- The Washington Times - Friday, July 27, 2007

Changing times call for changing measures, especially for builders and sellers competing for home-buyer dollars in a slowing market. Whether it’s a decorator’s allowance from sellers, a finished recreation room from a builder, or the promise of a new car from both, buyers today have plenty of incentives to choose from when they think about buying a home.

When homes sold in a matter of days, incentives were unheard of. But now, incentives have replaced the waiting lists and sellers competitively bidding on homes, as was often the case in the strong 2003-2005 seller’s market.

As inventories of available homes have grown, price- and nonprice-related incentives have moved from tantalizing to generous. Buyers have found new bargaining power.

“When you have a switch from a seller’s to a buyer’s market, it is absolutely mandatory for the seller to have the house in picture-perfect selling condition and to offer as many incentives as they can to beat out the competition,” says Jill Landsman of the Northern Virginia Association of Realtors.

Ms. Landsman says that homeowners are offering big-screen televisions, pool installations, closing costs and even what she calls “driveway jewelry” — cars, even pricey ones like Jaguars.

Just the same, new home builders are using promotional incentives to draw potential buyers to their communities in hope of boosting sales.

Housing analysts say that builder’s incentives are usually about 2 or 3 percent of the sales price, but in some markets the incentives are up to 5 percent.

Steve Mellman, director of economic services for the National Association of Home Builders, says builder incentives have definitely increased. A recent survey shows that in June, 56 percent of new-home builders were including options such as granite counters or upgraded kitchen cabinets at no charge. Only 40 percent of builders were doing so as recently as December 2005.

For example, Ryan Homes’ Beechtree community in Upper Marlboro is offering $30,000 in options and $20,000 toward closing costs for new contracts. Drees Homes Co. in Maryland and Virginia is offering buyers half-price options up to a total of $40,000.

“There is so much competition out there, and everyone is offering the same thing,” says Tracy Eacho, sales counselor for Ryland Homes’ subdivision, the Vineyard, in Clinton. She says the incentives change monthly.

“Currently we are offering a finished lower level with a full bath, a choice of a wet bar or theater room and $30,000 in closing [costs],” Ms. Eacho says.

While the incentives have helped increase traffic, Ms. Eacho says that it remains a very competitive market.

Richmond American Homes Inc. is allowing prequalified buyers in select area communities to get the process started with just $5 in an earnest money deposit.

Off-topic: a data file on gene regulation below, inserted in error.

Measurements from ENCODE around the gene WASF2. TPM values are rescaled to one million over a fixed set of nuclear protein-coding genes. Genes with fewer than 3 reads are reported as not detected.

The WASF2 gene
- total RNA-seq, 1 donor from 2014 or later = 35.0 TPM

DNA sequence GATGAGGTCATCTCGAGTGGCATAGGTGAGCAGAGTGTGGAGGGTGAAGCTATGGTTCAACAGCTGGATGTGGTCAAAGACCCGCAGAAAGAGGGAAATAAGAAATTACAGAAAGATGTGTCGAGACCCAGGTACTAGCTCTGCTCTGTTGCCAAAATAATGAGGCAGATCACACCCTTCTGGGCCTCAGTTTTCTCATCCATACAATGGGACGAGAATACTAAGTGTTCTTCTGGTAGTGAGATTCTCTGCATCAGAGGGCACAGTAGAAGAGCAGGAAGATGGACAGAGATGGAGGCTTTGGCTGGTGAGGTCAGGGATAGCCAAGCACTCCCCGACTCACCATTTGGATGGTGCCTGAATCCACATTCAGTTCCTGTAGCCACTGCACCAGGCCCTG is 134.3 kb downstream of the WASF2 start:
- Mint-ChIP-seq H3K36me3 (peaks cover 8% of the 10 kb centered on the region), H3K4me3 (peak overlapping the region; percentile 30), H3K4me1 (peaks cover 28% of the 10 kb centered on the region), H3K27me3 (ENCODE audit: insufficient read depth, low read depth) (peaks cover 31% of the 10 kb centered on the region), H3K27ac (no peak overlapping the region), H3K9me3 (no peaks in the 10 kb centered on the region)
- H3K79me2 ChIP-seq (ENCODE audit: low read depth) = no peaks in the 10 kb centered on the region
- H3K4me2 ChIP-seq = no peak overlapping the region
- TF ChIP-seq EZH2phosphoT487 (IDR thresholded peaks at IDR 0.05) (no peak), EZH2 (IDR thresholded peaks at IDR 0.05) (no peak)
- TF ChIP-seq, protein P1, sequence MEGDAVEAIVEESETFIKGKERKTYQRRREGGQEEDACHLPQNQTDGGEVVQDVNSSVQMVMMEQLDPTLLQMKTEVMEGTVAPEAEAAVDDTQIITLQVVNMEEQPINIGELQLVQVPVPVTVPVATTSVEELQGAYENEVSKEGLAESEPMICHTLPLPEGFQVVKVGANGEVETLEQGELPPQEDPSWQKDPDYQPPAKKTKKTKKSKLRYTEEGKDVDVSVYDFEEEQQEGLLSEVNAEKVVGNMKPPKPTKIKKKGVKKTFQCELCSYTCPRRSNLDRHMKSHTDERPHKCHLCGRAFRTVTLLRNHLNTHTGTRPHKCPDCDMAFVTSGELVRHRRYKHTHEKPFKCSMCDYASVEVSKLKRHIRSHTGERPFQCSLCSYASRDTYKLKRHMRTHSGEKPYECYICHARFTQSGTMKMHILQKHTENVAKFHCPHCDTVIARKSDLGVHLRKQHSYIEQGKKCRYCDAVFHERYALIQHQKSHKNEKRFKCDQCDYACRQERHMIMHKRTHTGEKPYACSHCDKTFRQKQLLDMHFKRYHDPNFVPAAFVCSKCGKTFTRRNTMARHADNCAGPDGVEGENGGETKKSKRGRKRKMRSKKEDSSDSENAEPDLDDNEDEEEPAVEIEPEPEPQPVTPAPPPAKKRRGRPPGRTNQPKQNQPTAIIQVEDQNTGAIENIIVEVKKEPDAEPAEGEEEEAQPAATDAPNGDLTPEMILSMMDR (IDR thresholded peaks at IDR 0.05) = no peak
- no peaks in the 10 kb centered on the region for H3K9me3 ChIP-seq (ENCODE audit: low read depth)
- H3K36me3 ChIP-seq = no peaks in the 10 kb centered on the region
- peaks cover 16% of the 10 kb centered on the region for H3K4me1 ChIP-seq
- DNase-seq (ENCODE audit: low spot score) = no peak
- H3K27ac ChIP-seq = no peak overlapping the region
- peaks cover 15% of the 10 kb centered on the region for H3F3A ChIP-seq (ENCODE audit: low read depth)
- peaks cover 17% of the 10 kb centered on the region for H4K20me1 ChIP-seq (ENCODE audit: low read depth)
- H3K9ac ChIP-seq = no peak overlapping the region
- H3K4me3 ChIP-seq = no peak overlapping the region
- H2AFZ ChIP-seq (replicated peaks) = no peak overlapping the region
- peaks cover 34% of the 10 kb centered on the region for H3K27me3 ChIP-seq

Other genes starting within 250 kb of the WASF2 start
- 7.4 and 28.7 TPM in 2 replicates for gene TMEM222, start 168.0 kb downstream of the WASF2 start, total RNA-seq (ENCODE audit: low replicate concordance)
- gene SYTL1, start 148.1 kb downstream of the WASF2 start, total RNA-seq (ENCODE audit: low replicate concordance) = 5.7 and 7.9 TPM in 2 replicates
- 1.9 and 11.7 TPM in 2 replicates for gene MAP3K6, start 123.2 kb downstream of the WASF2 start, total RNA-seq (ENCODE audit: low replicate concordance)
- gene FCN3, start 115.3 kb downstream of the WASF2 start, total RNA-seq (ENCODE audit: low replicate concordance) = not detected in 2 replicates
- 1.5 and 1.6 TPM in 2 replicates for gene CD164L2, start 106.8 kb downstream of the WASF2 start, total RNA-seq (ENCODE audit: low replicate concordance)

“I am finding that everything is negotiable,” says Michelle Vessels of Long & Foster Real Estate in College Park. “Inventory isn’t moving as fast, and builder incentives can include a finished basement, morning room, sunroom, closing-cost credits or credits toward upgrades.”

Techniques have gotten creative. Some builders are taking advantage of the warm weather and hosting neighborhood festivals centered around their model homes or sales centers, complete with moon bounces and face painting for children and raffle prizes for adults.

This month, Centex Homes enticed buyers with a weekend of food, fun and prizes for visitors to its sales centers. In addition, the company advertised one free option of the buyer’s choice, free window treatments up to $10,000 and discounted home prices.

Some real estate agents have attracted potential buyers with raffle tickets for visiting their listings. One agent had an open house for six of her homes on one day and promoted her open house event by raffling off a cruise vacation at each of the homes visited.

Savvy agents aren’t left behind in this seller’s market. Ms. Vessels says that both individual home sellers and home builders are offering closing bonuses to selling agents.

“I have seen everything from $500 to $10,000 being offered as a selling bonus to agents,” she says.

While the offers vary, real estate agents say the best incentives are monetary.

“Closing costs seem to be more appealing because it limits the amount of cash the purchaser has to bring to the table,” says Ms. Vessels, who adds that sellers are paying about 3 to 6 percent to help defray closing costs.

Ms. Landsman agrees that anything that helps lower the cost of the house is the most effective incentive of all.

“When it comes to closing costs, it’s important for the seller to be as generous as can be,” she says.

While a big-screen television may not help toward the mortgage, she says, if a buyer is choosing between two equal homes, he or she may pick the one with the television.

Back in December 2005, Mr. Mellman says, some 33 percent of builders were paying all or some of the closing costs. This June, however, the level was 45 percent.

In another NAHB survey, on the effectiveness of incentives, 70 percent of the builders responded by saying that they are somewhat effective, and 10 percent called incentives “very effective.”

Even in the best of times, incentives have been used. Mr. Mellman says, “They don’t help solve everyone’s problems.”

“The way to sell a house is by improving the features on the house,” Mr. Mellman says.

Ms. Vessels says homes that are properly priced, below market value, will sell faster.

“It doesn’t matter what the seller may be offering,” she says. “If the home is overpriced, it isn’t going to move.”

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